Bus riders continued to get shafted in 2022, a rare bit of continuity between Adams and former Mayor Bill de Blasio. The results are plain: buses that were stuck at 8.1 miles per hour under de Blasio move at ... 8 miles an hour still according to the MTA. Coming into office, Adams said he would install 150 miles of dedicated bus lanes in just four years, and he was going to turn SBS service, with its dedicated bus lanes and all-door boarding, the baseline for bus service in the city.

But the reality is quite different:

Such a spotty record makes advocates wonder if the so-far-unnamed bus improvement project on Flatbush Avenue will actually get done.

"I’m looking forward to seeing Mayor Adams deliver on his commitment to better bus service in Brooklyn and I couldn’t be more excited to see paint on the ground for the desperately needed Flatbush Avenue bus lane," said Council Member Rita Joseph, who represents a stretch of Flatbush Avenue where the B41 struggles along under 8 miles per hour for much of the day.

The ugly

Start with the obvious: Even though pedestrian deaths went down compared to last year, total traffic deaths were at 248 on the cusp of the end of the year, lower than last year, but the third most deaths since the Vision Zero era began in 2014.

Beyond those cold numbers, regular old governance issues and horse-trading politics sapped the life from some important safety and transit initiatives outside of just Northern Boulevard. The administration also stumbled in areas with fewer public-facing metrics. The city treated its School Streets program, which allows schools to create open streets in front of its buildings, as an afterthought; as a result, participating schools fell from 101 schools in 2021 to just 47 as of December.

The city's one enforcement mechanism tied to speed cameras — a threat to impound cars that belong to repeat reckless drivers who fail to take a city safety course — was rolled out for only a tiny percentage of drivers, leaving tens of thousands of the worst recidivists in the city safe to continue endangering the public (only 12 cars have been seized).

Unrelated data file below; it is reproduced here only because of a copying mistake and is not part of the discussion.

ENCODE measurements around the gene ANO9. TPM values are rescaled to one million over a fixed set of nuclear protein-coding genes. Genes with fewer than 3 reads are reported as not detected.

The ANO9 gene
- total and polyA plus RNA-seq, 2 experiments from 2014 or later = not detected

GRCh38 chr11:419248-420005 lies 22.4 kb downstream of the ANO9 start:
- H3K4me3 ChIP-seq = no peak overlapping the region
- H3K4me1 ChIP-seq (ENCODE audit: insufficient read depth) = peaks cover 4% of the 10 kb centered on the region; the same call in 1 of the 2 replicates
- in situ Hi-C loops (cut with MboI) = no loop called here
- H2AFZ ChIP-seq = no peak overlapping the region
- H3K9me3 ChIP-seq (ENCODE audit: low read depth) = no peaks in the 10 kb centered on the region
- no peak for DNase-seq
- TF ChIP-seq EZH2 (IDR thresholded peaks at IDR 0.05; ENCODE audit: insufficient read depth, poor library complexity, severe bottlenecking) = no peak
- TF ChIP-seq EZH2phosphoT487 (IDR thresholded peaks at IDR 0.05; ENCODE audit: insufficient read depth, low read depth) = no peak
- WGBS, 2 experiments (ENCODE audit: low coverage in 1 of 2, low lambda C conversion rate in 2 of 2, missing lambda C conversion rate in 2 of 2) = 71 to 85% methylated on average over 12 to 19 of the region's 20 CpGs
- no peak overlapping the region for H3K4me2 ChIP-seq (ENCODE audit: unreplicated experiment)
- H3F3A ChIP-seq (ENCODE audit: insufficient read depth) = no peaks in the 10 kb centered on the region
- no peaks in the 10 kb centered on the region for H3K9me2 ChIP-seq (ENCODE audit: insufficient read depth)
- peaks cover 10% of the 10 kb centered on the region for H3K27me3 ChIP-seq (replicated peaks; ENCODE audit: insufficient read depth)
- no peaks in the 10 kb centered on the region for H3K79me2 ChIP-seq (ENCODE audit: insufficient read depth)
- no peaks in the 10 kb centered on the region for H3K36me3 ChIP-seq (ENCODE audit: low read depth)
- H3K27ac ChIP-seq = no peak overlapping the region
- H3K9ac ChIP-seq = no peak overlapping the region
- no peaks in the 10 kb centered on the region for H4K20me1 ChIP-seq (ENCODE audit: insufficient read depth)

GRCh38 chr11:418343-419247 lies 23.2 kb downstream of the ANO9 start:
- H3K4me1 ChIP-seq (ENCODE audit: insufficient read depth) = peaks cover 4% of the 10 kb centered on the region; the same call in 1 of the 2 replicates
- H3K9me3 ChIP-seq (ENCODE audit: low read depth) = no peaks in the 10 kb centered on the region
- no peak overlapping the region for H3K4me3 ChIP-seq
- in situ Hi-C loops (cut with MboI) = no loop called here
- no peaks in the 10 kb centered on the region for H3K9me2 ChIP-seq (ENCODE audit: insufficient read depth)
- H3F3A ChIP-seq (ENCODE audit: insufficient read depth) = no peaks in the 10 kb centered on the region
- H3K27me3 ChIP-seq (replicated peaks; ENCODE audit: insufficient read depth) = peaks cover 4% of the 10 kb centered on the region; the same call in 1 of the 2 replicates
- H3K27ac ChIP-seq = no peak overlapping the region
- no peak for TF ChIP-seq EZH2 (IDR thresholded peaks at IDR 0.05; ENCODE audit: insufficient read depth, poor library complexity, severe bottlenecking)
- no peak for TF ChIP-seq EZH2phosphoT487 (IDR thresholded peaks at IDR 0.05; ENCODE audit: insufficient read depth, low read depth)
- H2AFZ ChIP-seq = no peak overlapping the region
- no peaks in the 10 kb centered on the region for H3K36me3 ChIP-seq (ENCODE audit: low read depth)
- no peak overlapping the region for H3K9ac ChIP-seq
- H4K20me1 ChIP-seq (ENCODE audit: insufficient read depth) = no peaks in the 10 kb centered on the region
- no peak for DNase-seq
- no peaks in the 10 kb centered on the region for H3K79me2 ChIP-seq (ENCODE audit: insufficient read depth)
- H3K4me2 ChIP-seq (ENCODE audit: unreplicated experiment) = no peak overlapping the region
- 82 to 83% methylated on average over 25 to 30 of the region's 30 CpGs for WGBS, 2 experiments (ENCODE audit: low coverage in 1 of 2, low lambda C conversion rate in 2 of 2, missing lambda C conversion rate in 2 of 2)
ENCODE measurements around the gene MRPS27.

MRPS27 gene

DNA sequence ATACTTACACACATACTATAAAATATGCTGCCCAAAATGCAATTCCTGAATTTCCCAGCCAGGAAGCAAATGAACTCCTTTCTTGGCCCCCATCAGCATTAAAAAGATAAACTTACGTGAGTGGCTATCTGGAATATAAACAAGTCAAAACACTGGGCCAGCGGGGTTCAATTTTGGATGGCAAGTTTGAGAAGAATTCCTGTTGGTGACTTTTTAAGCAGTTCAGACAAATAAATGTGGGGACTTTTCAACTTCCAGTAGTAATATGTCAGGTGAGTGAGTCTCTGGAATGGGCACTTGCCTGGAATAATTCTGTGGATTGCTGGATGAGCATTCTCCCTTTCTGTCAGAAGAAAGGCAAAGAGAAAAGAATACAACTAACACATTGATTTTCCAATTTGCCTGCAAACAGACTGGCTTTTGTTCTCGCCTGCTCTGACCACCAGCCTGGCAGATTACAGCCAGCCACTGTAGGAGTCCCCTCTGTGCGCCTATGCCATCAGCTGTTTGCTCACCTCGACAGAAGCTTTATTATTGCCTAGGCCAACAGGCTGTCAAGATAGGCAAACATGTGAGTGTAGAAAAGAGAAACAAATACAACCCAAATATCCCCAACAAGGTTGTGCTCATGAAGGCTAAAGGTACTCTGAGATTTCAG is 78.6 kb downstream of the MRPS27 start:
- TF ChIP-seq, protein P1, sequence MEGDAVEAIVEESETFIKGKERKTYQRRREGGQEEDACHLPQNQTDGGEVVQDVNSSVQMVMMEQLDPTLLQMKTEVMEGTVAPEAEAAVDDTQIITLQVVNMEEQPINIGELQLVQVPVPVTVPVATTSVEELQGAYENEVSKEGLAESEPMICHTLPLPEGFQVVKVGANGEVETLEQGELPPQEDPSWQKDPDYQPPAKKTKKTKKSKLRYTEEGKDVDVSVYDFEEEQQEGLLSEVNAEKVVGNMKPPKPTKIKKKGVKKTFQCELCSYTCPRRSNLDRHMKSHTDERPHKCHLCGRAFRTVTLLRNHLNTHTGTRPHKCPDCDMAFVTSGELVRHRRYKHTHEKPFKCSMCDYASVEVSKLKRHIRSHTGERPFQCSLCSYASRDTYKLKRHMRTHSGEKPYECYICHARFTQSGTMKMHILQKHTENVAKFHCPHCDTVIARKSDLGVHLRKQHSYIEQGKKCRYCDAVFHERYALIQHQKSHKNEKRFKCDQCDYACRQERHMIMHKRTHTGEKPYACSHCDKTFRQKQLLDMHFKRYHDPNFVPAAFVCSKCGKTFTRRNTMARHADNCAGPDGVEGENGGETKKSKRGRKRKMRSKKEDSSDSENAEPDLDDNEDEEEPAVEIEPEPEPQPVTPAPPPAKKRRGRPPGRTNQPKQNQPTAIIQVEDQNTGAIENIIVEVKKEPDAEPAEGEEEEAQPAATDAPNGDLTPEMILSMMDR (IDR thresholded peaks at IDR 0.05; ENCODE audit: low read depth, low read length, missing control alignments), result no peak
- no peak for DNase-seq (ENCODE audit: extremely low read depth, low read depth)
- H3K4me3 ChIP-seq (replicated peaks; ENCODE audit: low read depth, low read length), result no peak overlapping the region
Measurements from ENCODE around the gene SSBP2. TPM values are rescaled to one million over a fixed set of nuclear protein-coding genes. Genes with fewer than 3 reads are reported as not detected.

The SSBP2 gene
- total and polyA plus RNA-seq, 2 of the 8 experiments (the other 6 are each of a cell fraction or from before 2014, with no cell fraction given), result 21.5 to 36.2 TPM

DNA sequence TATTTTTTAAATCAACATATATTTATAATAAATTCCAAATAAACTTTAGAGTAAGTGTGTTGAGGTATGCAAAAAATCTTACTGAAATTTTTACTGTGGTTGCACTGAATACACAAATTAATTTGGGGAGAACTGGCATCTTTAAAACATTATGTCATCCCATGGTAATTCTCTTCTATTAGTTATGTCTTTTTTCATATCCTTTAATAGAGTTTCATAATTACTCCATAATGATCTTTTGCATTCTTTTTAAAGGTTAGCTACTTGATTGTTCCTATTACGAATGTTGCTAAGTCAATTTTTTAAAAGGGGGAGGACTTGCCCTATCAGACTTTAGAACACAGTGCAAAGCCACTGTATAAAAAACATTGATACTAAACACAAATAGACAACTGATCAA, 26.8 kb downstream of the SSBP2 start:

Citi Bike's expansion in Maspeth and Ridgewood was held up for months, reportedly as a favor to Council Member Bob Holden, an Adams ally.

How Streetsblog covered the story. Click to read.
How Streetsblog covered the story. Click to read.
How Streetsblog covered the story. Click to read.

Adams said that his fight against "ghost cars" that are driven by people using fake license plates would be different from the past because, "I'm the mayor now." But ultimately, you could still find cars with fake plates parked near station houses with nothing done for weeks. Out of almost 60,000 complaints filed over fake or paper plates, police only issued 612 summonses all year.

And of course, placard abuse and 311 stalking continued unabated into the first year of the Adams administration. When he was the Brooklyn Borough President, Adams said he shouldn't be held to a standard that other borough presidents aren't held to on the subject. But now as the mayor, he could set the standard. Instead, police have basically gone unpunished for continuing to harass or ignore New Yorkers who make 311 complaints about illegally parked cars and made no effort to reform extremely obvious illegal parking happening all around City Hall.

The nadir of the year's total abdication on illegal parking was no doubt when a lawyer was arrested for removing an obvious illegal license plate obstruction from a car, only for the responding officer to shrug off the license plate obstruction itself.

After that, citizen efforts against fake or defaced plates became such a big thing on social media that the Times and Gothamist covered it. It's not a great look for the "get stuff done" mayor that normal everyday New Yorkers have begun to fan out to fix the problem.

The future

The Adams candidacy was predicated on competence — that unlike his gangly predecessor, he would inject professionalism and entrepreneurial drive into a city government that would get shit done. So what are we supposed to think when the city comes up short on 30 miles of protected bike lanes and 20 miles of bus lanes, a year before it's supposed to start hitting 50 and 30 miles of each per year? Is that truly a "solid B+" — the grade Adams gave himself last week?

Adams has been fond of making the (historically dodgy) analogy that 2022 was his rookie year and 2023 will be his "Aaron Judge year," which is to say he will dominate governing in a way we haven't seen in at least 20 years. And to his credit, the mayor has loaded his future up with potential projects that if completed could actually result in a New York City that is more bike and bus-friendly than anyone has dreamed of. By 2024, we're supposed to see:

New York is poised to be the beneficiary of "an effing lot of money" from the federal government for street safety and bike infrastructure efforts, including oodles of federal cash to help fill in the city's greenway gaps.

And on top of all of that, the "New" New York panel that Gov. Hochul and Hizzoner put together promised Adams would create an Office of the Public Realm to get these ambitious ideas over line, and specifically targeted car reduction as a goal to make the New York of the future fabulous and new New York City.

But ask any Met fan who's lived through not just one but two pitching rotations that were supposed to dominate baseball for years to come, and they'll tell you: potential is worth less than the paper on which the plans are printed.